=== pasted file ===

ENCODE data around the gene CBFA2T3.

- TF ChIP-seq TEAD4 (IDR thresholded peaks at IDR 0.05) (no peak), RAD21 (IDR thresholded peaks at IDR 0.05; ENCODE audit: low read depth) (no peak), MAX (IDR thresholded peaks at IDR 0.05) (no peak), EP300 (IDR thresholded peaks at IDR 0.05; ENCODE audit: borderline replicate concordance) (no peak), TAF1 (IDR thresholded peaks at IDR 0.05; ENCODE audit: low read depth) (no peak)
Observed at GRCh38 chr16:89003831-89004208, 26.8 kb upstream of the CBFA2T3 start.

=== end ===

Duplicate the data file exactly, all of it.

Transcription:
ENCODE data around the gene CBFA2T3.

- TF ChIP-seq TEAD4 (IDR thresholded peaks at IDR 0.05) (no peak), RAD21 (IDR thresholded peaks at IDR 0.05; ENCODE audit: low read depth) (no peak), MAX (IDR thresholded peaks at IDR 0.05) (no peak), EP300 (IDR thresholded peaks at IDR 0.05; ENCODE audit: borderline replicate concordance) (no peak), TAF1 (IDR thresholded peaks at IDR 0.05; ENCODE audit: low read depth) (no peak)
Observed at GRCh38 chr16:89003831-89004208, 26.8 kb upstream of the CBFA2T3 start.